My choir had an intensive workshop last Saturday, so I took along some blueberry muffins to share with everyone. They were very well received (that means they were all eaten), and people asked me for the recipe. The only problem is…. I don’t actually have a recipe. I’ve used various recipes for blueberry muffins in the past, but found them all a bit stodgy and cakey, so for the past few months I’ve been trying to develop my own. I think I’ve almost gotten it right now, or at least, right enough to share.
First of all, preheat your oven to 200 degrees, or maybe just a bit more. Then prepare the blueberries. In my case, this means getting them out of the freezer and defrosting them. They need to be thoroughly defrosted. Then drain them, so that you don’t have lots of extra fluid going into the mix. I use about 1 and 2/3 cup of frozen berries, which yields about a cup of defrosted and drained berries.
I use a basic muffin base of 1 and 1/2 cups of flour, 1 teaspoon of baking soda and 2 teaspoons of cream of tartar. You could use 1 and 1/2 cups of self raising flour and omit the rising agents, or you could use 1 and 1/2 teaspoons of baking powder instead of using baking soda and cream of tartar. I tend to use the baking soda and cream of tartar mix for fruity muffins, and baking powder for chocolatey or savoury muffins.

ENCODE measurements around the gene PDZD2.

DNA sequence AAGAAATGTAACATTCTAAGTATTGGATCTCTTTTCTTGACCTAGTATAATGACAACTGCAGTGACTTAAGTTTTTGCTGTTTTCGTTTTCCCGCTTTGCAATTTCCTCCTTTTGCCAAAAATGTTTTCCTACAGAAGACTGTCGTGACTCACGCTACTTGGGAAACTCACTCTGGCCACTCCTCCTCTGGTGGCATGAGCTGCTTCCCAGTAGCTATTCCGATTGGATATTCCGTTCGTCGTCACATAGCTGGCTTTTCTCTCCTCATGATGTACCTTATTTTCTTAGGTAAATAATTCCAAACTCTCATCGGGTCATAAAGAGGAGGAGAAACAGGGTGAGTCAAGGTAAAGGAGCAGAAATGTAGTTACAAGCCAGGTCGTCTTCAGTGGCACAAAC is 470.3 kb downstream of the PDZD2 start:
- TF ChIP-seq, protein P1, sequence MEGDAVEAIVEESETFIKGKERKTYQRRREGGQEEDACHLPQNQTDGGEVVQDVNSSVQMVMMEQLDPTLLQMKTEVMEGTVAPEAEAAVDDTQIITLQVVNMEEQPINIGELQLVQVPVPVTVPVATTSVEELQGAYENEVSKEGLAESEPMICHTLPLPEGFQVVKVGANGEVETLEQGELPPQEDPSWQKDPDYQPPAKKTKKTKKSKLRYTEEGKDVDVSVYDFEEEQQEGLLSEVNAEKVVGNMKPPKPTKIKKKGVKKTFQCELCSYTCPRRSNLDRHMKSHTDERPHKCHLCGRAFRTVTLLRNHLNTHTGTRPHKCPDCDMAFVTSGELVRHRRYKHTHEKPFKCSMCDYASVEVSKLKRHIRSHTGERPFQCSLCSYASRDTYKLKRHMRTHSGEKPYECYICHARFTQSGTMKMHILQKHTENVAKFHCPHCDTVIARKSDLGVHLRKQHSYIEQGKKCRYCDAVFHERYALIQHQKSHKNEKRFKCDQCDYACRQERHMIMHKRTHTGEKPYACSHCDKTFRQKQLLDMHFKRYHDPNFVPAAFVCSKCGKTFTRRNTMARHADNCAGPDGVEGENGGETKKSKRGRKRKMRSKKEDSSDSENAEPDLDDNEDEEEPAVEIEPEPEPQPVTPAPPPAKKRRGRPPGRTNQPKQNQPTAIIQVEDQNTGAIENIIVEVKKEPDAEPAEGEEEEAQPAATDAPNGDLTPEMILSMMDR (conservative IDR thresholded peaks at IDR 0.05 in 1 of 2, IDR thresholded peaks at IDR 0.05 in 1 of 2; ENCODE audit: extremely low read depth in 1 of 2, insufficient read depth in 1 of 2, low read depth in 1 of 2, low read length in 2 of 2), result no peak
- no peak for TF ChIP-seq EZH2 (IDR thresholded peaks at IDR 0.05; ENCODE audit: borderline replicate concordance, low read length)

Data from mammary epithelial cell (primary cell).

Sift the flour and rising agents and add 1/2 cup of sugar.
Set the dry ingredients aside, and prepare the wet ingredients. First melt 50grams of butter, and set it aside to cool a little. Then beat together 1 egg, 1 cup of plain yoghurt, and 1/2 cup of milk.
Next, prepare the grated rind of one lemon, and set it ready for use.
At this stage, you should have a bowl of dry ingredients, and the wet ingredients, including the blueberries, all ready for use. The last thing to do is to prepare your muffin pans. Use a standard 12 cup muffin pan. I used to use paper muffin pan liners, but eventually I decided that they made the muffins too moist, so these days I use my metal pans, thoroughly greased. I use a canola cooking spray to grease them, but butter smeared over each cup works just as well.
From now on, you will want to work very quickly. Beat the lemon rind through the yoghurt and egg mix, and then pour it into the dry ingredients. Mix it through, but while you still have flour showing, add the melted butter, and mix again. Then just before the last bits of dry flour disappear, sprinkle the blueberries over the top, and fold them through. The trick for getting a lovely light muffin is not to mix too much. If you overmix them, they get chewy. This is where your mix will go awry if the blueberries are still a bit icy. The cold will make mixing difficult, so you will need to do more of it, and your muffins will be so chewy that they will bounce back at you if you drop them on the floor (this is the voice of bitter experience speaking here). I also find that blueberries are quite fragile, so they break apart and turn into a smudgey mess if you mix them too much (also the voice of experience).
Spoon the batter into the muffin pans, and put them into the oven for 12 minutes.
While the muffins are baking, prepare the lemon glaze. Juice the lemon you have used for lemon rind, and put the lemon juice into a cup with 6tsp of sugar (extra). Leave the cup sitting on the bench while you wait for the muffins to cook.